Pakistan's former Prime Minister Imran Khan's party clinched crucial by-elections Sunday, defeating the ruling alliance after a tough contest, unofficial results showed.
The polls took place in eight National Assembly constituencies of three provinces – three each in Punjab and Khyber Pakhtunkhwa, where Khan’s party holds power, and two in Sindh, besides three Punjab Assembly constituencies.
Khan contested in seven of eight National Assembly seats in a bid to build momentum for his campaign to pressure the government into calling early elections, which are otherwise due in October 2023.
According to unofficial results, the Pakistan Tehreek-e-Insaf (PTI) was in the lead on six national and two provincial seats.
Candidates of the ruling coalition, meanwhile, were ahead on two national and one provincial seat.
Khan, who has been on the streets following his ouster through a parliamentary no-confidence vote in April, had termed the vote "a referendum" on his popularity.
He convincingly trounced his rival, Ghulam Ahmad Bilour of nationalist Awami National Party from northwestern city of Peshawar, a PTI stronghold.
He also defeated Pakistan Muslim League-Nawaz’s Abid Sher Ali in the northeastern city of Faisalabad.
Khan, however, had to face tough contests in Charsadda and Mardan districts in Khyber Pakhtunkwa, and Nankana Sahib district of Punjab.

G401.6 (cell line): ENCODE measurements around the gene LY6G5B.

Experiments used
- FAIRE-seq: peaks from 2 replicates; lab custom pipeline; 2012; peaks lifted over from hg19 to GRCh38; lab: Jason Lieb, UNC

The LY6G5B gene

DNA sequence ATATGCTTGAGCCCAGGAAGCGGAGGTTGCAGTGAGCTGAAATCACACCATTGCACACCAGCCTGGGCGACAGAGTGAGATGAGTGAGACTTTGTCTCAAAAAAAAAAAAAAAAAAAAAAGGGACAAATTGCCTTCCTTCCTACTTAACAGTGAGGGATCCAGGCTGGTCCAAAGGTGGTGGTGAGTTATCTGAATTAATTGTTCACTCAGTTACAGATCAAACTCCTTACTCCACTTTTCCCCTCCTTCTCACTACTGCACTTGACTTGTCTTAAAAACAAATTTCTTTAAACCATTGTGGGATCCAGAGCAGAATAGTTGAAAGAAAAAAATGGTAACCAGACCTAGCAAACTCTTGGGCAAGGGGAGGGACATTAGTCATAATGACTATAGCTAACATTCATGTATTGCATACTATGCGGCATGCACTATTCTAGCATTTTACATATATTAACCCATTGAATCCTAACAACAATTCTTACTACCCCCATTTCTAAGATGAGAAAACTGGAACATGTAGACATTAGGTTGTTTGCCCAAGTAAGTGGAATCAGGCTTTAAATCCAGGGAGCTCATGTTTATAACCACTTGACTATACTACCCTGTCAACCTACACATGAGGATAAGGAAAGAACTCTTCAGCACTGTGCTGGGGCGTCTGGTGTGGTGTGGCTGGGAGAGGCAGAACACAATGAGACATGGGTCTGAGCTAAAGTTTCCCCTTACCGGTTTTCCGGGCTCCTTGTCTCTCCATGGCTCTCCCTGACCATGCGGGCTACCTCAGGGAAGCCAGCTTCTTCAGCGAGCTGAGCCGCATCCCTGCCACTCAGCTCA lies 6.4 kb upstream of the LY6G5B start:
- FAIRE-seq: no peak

The only seat he lost was from the country's commercial capital Karachi, where Abdul Hakeem Baloch from the center-left Pakistan Peoples Party won after a tough contest.
Another crucial contest was seen in the city of Multan where the PPP's Ali Musa Gilani, son of former premier Syed Yousaf Raza Gilani, defeated PTI's Mehar Bano Qureshi, the daughter of former Foreign Minister Shah Mahmood Qureshi.
All the seats were declared vacant following resignations from PTI lawmakers in protest against Khan's ouster.
The cricketer-turned politician has attracted a large number of supporters in rallies since his ouster, which he claims was result of a US-sponsored "foreign conspiracy." Islamabad and Washington, however, have time and again rebutted the allegations.
The vote came as the nation grapples with the aftermath of devasting floods that left a third of the country under water, affecting millions of people.